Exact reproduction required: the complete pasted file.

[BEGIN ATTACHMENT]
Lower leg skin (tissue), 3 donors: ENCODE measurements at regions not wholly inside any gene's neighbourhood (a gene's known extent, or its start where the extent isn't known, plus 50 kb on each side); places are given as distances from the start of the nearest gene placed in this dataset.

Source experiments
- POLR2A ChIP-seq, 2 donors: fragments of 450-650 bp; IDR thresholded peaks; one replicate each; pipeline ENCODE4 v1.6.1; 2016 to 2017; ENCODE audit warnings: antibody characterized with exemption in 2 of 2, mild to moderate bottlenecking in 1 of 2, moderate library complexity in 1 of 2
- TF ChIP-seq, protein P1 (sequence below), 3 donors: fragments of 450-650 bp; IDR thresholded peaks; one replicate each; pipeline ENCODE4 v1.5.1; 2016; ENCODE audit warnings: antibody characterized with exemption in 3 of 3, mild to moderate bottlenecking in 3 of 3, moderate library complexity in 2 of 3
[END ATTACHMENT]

Lower leg skin (tissue), 3 donors: ENCODE measurements at regions not wholly inside any gene's neighbourhood (a gene's known extent, or its start where the extent isn't known, plus 50 kb on each side); places are given as distances from the start of the nearest gene placed in this dataset.

Source experiments
- POLR2A ChIP-seq, 2 donors: fragments of 450-650 bp; IDR thresholded peaks; one replicate each; pipeline ENCODE4 v1.6.1; 2016 to 2017; ENCODE audit warnings: antibody characterized with exemption in 2 of 2, mild to moderate bottlenecking in 1 of 2, moderate library complexity in 1 of 2
- TF ChIP-seq, protein P1 (sequence below), 3 donors: fragments of 450-650 bp; IDR thresholded peaks; one replicate each; pipeline ENCODE4 v1.5.1; 2016; ENCODE audit warnings: antibody characterized with exemption in 3 of 3, mild to moderate bottlenecking in 3 of 3, moderate library complexity in 2 of 3